The horizontal line signifies the horizon, the vertical lines show the times of sunrise and sunset. How to use this Sun's current position over Earth Day, night, and twilight times in Varanasi today. The darker blue shadings represent the twilight phases during dawn (left) and dusk (right).
Altitude and heading are displayed in a separate box.
Every year in March (the date depends on the lunar cycle), locals come together to offer their city to their god. If you need money, train tickets, a bus booking, don’t expect it to be prompt.
Thousands of people take an early morning dip in the Ganges, visit the Kashi Visvanath temple to offer their devotion and join a street parade at night. Walking through the walled city is a languid, perfect pastime, but don’t forget to spend time on the river, the city’s uproarious soul. Here in Varanasi, jobs are split five ways: when a boat needs to be booked, you will talk to a man who will talk to a man who will talk to another man who will finally send an 11-year-old your way.
And did I mention that there are goats that wear sweaters? Varanasi takes its identity from the great Hindu epics, but like every other city in India, it hosts many religions.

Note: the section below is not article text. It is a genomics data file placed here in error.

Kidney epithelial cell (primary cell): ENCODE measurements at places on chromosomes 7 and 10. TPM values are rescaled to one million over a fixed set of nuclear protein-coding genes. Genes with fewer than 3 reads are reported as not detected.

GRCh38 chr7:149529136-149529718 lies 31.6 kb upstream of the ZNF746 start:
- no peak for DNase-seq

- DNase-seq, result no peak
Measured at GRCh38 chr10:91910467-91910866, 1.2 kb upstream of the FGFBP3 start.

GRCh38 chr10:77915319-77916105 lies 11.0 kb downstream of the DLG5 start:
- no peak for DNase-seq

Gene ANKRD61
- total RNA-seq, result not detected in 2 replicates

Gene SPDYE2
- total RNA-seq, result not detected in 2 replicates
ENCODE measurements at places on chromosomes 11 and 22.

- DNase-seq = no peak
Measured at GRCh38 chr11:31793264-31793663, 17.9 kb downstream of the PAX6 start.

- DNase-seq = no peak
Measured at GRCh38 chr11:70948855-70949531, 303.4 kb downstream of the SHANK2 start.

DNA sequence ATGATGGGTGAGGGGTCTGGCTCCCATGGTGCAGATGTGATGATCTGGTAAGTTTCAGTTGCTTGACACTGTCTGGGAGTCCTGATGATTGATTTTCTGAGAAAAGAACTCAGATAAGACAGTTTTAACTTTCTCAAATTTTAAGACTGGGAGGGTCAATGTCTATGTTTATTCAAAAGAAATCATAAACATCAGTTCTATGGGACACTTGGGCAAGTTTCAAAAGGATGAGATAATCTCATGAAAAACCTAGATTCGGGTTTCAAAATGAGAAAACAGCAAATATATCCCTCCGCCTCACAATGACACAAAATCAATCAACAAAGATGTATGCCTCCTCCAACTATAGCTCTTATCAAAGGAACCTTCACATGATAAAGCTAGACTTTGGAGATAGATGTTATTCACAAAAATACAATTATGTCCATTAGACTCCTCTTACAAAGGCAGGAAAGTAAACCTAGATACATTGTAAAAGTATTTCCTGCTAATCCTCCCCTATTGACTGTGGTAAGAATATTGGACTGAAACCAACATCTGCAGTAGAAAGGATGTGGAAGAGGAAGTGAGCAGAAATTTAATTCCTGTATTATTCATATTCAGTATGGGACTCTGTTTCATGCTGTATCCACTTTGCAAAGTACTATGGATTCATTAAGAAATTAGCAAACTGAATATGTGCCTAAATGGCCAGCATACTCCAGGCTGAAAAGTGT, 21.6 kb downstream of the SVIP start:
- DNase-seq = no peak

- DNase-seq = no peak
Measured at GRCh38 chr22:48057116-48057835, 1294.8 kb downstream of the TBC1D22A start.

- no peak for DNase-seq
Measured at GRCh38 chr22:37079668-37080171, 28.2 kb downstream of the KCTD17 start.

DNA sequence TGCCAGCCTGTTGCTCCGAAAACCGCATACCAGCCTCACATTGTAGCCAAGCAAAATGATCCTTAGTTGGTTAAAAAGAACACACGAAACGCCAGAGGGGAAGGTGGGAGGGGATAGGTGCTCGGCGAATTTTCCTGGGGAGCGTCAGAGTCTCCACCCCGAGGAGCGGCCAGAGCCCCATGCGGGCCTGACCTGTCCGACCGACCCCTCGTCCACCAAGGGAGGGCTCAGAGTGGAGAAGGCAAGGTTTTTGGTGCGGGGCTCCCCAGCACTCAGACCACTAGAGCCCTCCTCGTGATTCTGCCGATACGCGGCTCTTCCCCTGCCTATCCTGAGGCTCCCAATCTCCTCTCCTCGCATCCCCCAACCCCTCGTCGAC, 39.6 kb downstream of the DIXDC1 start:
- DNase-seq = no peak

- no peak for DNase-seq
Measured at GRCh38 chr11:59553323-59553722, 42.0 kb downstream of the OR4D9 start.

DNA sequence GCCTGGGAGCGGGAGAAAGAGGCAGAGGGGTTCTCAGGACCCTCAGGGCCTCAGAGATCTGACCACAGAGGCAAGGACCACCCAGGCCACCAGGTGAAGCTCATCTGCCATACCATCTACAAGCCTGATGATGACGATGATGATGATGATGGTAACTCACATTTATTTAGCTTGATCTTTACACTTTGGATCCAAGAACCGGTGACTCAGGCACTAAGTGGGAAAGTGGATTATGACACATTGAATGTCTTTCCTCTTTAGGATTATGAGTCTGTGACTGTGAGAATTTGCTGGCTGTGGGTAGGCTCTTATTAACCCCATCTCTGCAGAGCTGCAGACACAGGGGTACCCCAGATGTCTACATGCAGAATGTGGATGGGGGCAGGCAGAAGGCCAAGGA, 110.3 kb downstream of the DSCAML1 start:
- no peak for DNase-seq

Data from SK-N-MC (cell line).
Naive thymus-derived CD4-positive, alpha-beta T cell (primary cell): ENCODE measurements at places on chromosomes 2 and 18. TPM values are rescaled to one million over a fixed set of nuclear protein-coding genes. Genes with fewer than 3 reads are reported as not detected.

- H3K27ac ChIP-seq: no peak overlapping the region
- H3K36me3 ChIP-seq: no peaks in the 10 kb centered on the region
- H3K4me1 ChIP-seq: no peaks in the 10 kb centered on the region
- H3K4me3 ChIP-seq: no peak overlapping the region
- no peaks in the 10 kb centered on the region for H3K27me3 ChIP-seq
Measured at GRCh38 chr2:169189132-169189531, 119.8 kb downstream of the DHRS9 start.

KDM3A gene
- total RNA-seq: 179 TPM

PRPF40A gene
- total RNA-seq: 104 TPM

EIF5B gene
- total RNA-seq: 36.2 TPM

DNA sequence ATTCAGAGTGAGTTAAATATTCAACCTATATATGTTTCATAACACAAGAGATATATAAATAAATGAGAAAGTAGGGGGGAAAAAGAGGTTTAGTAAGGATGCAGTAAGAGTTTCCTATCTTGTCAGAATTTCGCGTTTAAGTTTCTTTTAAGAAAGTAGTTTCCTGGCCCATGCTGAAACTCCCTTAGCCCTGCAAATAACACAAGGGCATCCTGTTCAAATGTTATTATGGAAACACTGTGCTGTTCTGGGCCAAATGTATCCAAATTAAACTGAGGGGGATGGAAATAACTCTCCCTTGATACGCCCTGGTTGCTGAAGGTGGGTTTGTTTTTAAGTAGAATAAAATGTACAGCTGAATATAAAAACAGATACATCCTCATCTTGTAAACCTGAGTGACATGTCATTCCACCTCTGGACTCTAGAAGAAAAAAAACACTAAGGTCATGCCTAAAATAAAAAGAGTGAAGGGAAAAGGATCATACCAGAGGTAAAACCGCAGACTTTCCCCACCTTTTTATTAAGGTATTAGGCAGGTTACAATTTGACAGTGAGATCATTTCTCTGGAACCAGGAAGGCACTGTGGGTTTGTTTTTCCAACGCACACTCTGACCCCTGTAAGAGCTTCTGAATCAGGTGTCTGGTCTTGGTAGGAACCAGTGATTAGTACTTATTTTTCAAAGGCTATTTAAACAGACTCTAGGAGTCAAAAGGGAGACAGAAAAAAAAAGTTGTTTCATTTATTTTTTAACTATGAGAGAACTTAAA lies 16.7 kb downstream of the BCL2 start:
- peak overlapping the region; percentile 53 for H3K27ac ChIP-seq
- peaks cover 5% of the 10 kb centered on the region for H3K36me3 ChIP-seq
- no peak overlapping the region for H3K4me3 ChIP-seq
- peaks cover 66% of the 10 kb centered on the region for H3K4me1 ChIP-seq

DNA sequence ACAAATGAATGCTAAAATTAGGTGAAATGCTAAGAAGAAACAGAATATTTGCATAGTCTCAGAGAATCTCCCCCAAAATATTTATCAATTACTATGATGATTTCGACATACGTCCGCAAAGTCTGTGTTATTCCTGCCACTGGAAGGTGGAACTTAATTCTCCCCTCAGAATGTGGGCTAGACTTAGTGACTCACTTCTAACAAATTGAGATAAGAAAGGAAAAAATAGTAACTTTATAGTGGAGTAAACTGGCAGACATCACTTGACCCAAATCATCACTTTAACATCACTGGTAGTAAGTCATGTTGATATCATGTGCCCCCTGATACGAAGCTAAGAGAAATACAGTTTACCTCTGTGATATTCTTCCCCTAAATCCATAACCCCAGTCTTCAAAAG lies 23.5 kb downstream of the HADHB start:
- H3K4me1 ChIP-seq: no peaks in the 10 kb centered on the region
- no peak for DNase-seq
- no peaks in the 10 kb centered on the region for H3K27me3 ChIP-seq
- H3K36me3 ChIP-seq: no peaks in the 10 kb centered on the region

Muslims, Hindus, a handful of Jews, and Japanese Buddhists all cohabit. If you’ve ever dreamed about fried rice balls dipped in saturated, spiced cream (what they call (flour and sugar) fried in a pan.
This small, crowded, crumbling city is not all survival and no play. (The saying goes that beating an Indian at badminton is like beating a Russian at drinking.) Banarasis also love solo football, and diving in the Ganges to collect coins.
You can place bets on this activity: Sunday afternoon means brunch on the riverside and betting on 10-year-olds diving into the river. Shivratri, the birthday of Banaras’s patron saint and the world’s favorite psychedelic god Shiva, is a big party in Varanasi.
It has lived more than a hundred cultures, many of which it hasn’t fully let go.
If you are rational, logical, and have little patience with things complex, sublime, and chaotic, Varanasi will not appeal. Goats wearing sweaters, old men taking dips, boys flying kites, and burning bodies are everyday sights.
As the holiest of seven sacred cities for Hindus and Jains, it’s a pilgrim-drawing spiritual capital of India.
Varanasi is a bustling city with more than 3.5 million occupants (known locally as Banarasis).
It’s poor; it lacks services and infrastructure, and has been exploited by the state government for decades. It might, however, teach you a few things about the cycle of life and death.